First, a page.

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Frequently Asked Questions about how we manage on street parking

General questions about Civil Parking Enforcement (CPE)

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What does Civil Parking Enforcement (CPE) mean?

The Traffic Management Act 2004 part 6 permits Highways Authorities to apply to the Secretary of State to become a Civil Enforcement Area (CEA). Once the CEA application is approved, the power to enforce parking, loading and waiting restrictions, passes from the police to the Highway Authority.

Parking offences are no longer classified as a criminal offence as non-endorsable parking offences will be transferred to civil law.

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Why was CPE introduced?

Because of other pressures Sussex Police were unable to provide the number of traffic wardens it would like to enforce on-street parking regulations. Changes in the law now allow local authorities to take over this role by employing civil enforcement officers, and CPE is due to be introduced over the next few years across the remaining districts of West Sussex.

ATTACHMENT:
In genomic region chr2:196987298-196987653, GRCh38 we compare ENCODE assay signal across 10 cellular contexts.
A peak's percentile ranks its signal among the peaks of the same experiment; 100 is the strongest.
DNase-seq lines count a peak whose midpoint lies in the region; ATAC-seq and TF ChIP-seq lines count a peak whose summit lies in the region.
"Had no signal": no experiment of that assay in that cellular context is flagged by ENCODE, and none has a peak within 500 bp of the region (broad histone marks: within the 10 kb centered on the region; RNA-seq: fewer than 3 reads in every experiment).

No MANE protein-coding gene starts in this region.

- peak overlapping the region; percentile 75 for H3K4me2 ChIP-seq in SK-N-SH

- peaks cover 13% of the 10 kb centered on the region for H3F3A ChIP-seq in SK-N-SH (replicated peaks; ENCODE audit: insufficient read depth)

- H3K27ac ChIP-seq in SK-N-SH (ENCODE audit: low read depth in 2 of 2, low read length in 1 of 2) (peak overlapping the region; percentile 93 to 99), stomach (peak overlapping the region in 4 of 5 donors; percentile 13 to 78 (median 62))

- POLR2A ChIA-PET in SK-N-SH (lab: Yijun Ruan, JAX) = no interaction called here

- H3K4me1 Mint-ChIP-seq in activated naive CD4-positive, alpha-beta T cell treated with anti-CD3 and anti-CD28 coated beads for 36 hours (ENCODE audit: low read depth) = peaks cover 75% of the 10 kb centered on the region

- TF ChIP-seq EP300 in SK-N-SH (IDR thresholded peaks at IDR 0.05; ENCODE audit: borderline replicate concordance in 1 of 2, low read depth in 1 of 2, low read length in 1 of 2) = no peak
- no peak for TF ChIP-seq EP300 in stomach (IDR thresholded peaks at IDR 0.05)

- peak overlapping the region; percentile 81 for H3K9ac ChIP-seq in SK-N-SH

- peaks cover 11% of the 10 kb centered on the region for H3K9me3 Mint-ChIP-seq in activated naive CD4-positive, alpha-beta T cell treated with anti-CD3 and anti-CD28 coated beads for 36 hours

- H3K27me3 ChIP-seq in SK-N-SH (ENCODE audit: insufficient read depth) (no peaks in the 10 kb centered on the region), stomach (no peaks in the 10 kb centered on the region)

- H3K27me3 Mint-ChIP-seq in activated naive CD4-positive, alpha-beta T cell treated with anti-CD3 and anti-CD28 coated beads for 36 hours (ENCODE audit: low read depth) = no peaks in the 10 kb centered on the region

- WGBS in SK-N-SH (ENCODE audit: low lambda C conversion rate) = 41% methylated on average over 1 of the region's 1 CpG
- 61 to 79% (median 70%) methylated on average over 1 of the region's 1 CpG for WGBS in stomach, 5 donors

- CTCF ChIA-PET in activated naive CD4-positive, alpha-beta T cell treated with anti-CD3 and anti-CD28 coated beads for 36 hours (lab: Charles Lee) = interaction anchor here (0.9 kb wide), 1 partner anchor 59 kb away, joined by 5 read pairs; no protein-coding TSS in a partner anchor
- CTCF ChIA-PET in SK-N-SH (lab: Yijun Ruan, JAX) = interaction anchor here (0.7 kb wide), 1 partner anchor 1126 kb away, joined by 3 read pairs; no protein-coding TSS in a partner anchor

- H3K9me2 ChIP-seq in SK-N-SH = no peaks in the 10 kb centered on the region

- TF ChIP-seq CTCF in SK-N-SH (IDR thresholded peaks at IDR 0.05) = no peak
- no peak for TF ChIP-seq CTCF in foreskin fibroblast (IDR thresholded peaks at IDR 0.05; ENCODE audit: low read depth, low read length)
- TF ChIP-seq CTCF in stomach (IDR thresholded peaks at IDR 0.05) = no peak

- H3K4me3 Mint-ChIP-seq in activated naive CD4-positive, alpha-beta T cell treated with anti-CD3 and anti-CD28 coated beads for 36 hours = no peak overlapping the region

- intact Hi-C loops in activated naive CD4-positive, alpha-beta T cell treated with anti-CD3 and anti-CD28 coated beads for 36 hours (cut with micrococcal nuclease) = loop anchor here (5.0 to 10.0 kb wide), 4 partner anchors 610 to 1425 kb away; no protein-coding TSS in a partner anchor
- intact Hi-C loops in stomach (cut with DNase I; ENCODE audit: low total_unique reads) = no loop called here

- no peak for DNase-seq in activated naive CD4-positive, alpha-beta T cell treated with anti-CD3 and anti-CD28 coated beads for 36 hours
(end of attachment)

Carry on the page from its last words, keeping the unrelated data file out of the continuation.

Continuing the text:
The change means clearer, safer streets and reduce congestion. It also improves the environment and helps the economy by making sure that on-street parking designed for short stay shopping trips is not abused. Civil enforcement officers are also able to target abuse of bays designed for people with disabilities, indiscriminate parking near schools, and other areas of public concern.  CPE also ensures that roads are clear of obstruction for emergency vehicles.

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Who is policing this - the Borough Council or a private company?

Worthing Borough Council has awarded the contract to enforce parking regulations to NSL Services Group.

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 Will the Officers be paid by Results?

No. Civil enforcement officers receive a basic wage, and there are no quotas or targets for issuing Penalty Charges Notices (PCNs). They are trained to be fair but firm with a focus on service quality.

Their job is simply to get drivers to obey parking control measures and issue a PCN where a contravention has taken place.

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Will Vehicles be Towed Away?

West Sussex County Council and Worthing Borough Council do not believe there is a recognised need at present to invoke the statutory powers they have to routinely remove vehicles contravening the parking restrictions.

However, in extreme cases, such as one where a vehicle is considered a serious traffic hazard and the owner cannot be traced, this may take place.

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What are the Penalties?